Call him senator Felder

Former councilman Simcha Felder is running as a Democrat, but said he'll caucus with the GOP if he defeats Storobin.

Former Councilman Simcha Felder grabbed hold of the new, so-named “super Jewish district” with both hands on Tuesday as he secured more than 65 percent of the vote — effectively ending GOP state Sen. David Storobin’s search to extend his political career past six months.

Felder, an Orthodox Jew, had secured more than 28,000 votes in a district that includes Borough Park, Midwood, and Homecrest. Just over 30 percent of voters had chosen Storobin to lead them in Albany — giving the young attorney just over 14,000 votes, according to NY1.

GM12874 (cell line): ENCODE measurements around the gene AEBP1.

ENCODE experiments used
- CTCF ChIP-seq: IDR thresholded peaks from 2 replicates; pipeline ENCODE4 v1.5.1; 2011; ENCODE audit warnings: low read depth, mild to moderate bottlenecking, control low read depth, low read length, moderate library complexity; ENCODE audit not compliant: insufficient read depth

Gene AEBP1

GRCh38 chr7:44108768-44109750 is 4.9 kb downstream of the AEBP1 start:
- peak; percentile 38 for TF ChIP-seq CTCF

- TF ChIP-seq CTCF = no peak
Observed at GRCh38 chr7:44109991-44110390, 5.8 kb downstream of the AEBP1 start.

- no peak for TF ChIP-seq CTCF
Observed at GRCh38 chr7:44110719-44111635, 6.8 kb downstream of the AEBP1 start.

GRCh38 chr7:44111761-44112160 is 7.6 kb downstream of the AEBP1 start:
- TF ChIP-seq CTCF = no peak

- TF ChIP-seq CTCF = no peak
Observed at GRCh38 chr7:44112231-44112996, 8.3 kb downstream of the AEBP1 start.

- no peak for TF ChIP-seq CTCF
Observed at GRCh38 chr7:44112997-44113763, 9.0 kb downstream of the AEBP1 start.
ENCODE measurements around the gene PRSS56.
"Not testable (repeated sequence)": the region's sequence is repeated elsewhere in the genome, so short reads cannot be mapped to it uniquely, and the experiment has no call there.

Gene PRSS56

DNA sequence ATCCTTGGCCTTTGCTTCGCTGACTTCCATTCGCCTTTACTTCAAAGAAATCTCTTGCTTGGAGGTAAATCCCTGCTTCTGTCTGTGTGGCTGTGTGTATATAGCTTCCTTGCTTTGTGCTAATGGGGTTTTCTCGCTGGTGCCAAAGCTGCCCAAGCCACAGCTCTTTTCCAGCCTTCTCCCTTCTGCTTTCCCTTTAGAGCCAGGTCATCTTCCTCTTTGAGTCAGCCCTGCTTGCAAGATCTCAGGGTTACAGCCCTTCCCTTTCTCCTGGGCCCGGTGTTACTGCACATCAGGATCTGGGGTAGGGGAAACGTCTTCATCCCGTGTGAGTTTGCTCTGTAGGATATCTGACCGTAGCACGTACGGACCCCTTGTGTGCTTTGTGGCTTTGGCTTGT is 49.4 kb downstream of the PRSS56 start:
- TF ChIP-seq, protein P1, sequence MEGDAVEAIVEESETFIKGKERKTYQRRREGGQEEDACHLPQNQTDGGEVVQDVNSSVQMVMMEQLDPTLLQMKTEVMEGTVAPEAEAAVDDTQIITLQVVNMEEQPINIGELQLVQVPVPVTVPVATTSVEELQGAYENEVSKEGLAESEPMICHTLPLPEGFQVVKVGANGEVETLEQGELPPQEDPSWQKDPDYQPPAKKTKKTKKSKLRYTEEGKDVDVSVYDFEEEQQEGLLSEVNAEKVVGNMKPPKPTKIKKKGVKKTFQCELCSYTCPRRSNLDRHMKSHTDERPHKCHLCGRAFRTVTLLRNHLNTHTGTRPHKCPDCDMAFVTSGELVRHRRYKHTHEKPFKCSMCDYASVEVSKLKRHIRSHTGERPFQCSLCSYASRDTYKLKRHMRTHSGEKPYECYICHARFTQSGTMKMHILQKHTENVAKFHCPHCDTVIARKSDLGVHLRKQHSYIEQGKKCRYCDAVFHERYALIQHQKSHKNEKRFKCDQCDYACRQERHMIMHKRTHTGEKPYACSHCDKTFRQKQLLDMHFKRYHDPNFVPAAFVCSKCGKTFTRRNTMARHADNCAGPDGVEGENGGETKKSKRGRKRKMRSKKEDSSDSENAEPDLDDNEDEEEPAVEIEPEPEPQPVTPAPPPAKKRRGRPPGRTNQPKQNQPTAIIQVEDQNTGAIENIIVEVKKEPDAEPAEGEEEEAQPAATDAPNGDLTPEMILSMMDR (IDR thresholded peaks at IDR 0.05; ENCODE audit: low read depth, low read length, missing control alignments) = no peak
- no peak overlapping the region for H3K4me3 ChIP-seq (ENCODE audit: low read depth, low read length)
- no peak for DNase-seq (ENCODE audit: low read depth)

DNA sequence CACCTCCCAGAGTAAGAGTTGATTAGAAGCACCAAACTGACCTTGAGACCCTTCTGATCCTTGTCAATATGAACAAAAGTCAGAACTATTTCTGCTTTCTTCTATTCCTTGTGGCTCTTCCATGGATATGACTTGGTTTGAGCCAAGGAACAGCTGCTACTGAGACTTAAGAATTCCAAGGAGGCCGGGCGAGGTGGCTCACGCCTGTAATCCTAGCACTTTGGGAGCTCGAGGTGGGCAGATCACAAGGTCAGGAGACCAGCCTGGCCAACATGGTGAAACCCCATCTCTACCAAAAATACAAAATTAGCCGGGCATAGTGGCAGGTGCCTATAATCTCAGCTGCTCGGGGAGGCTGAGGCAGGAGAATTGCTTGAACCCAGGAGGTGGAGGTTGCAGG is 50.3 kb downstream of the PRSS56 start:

Storobin had not conceded defeat as this paper went to press. Attempts to reach Felder were unsuccessful on Tuesday night.

Storobin set his sights on the new district just days after his colleagues in the state senate drew it. The new district was created with parts of disgraced former state Sen. Carl Kruger’s district — a district the Republican had won by just a handful of votes.

Political insiders accused Storobin, who immigrated to the U.S. from Russia when he was 12, of playing up his Jewish-ness in order to secure votes in the new district where a large number of Conservative Orthodox Jews call home.

Philosphically, Felder was a lot like Storobin: while running as a Democrat, the candidate supported the Romney-Ryan ticket and said he would caucus with the GOP if voters sent him to Albany.

GOP state Sen. David Storobin did not win the election.
Photo by Steve Solomonson

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